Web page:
Thanks Manal! I appreciate your comments and giving me the heads up about my RSS feed. Those emotional impulses get us in trouble, don’t they? Leo and Mary have certainly helped bring awareness to scaling back.

  3. Vicki Hudson says:

    Wow, Barrie, this one really spoke to me. I am a big fan of simplifying and having less stuff, but I also love to create beautiful spaces in my home. It has a direct impact on my soul seeing beauty around me. My husband is also sentimental and tends to accumulate, but we’ve reached quite a good balance with it. Your article here gave me some great new perspective on the whole issue. Thank you!

  4. Jane Rochelle says:

    Barrie, I love this post!
    I am in the midst of working through the same issues….we are contemplating a move, and I am determined not to take a bunch of ‘stuff’ with me.

    I’m not big on buying things that will clutter my home or my life. I’d much rather spend my money on a trip or new paints, so buying isn’t my issue….it’s letting go of what I’ve accumulated over the years.

    I recall watching those home makeover shows where the crew comes in helps people clean out their homes. The host tells the people they have to put things in piles, and while they’re putting things in piles, the host will say, “Is this important to you, well, why do you have it crammed in this box? You aren’t enjoying it, you don’t seem to really care about it. Why are you keeping it?” That last bit….why am I keeping things. Much of what I have kept in the past is because I think my son might want it someday….not likely!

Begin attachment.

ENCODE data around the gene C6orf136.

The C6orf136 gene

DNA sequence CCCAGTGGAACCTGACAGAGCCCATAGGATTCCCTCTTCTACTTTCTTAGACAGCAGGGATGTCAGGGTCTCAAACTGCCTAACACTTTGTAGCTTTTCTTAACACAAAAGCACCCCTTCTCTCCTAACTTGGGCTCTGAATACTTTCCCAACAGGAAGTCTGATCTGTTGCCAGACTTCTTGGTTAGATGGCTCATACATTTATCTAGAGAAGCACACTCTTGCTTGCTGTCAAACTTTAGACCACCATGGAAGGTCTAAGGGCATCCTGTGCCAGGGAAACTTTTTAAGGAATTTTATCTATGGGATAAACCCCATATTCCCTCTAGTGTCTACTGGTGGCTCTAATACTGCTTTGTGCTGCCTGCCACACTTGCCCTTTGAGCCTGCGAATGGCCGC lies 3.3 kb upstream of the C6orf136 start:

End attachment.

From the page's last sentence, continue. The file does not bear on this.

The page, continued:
So, I’m eager, chomping at the bit to get rid of things that I don’t really care about, and don’t bring any richness to my life. I can save a small portion of things my son, or my grandchildren might like someday, as long as I’m realistic about it.

    Clearing out a space, and knowing that I won’t have to move so much is a terrific feeling, and it keeps me on track! Now, if I can only make it a habit….what did Leo say, you do it one day, and the next, and the next, and soon, it’s a habit!

    Thanks, Barrie, for the great post!
    Jane

  5. This is the number one way I know of to start becoming a minimalist. I would even take it a step farther and strive to become mindful of what you really want over time. Often when we narrow our wants down to there purest forms we find that they can be gained on any budget by any person. The trick is to be mindful. Great post.

  6. Elizabeth Tucker says:

    This is good and reminds me of why I have so much stuff. Most of it is useful and used. And the books, well, I have a whole room of them specifically built for them and most I won’t read or reference again. But they are like a big snapshot of my life and many meaningful moments from it. They serve as a foundation of sorts and a reminder. They are friends. Friends stay! Thanks, Bear.

  7. Barrie Davenport says:

    Thanks for the great comments Elizabeth, Jane and Vicki!
    It’s a hard balance to strike, especially when you’re standing in the store lusting after something you want. I am really trying to keep away from malls and stores unless I have something specific I want to buy. Impulse buying is a bad habit for me!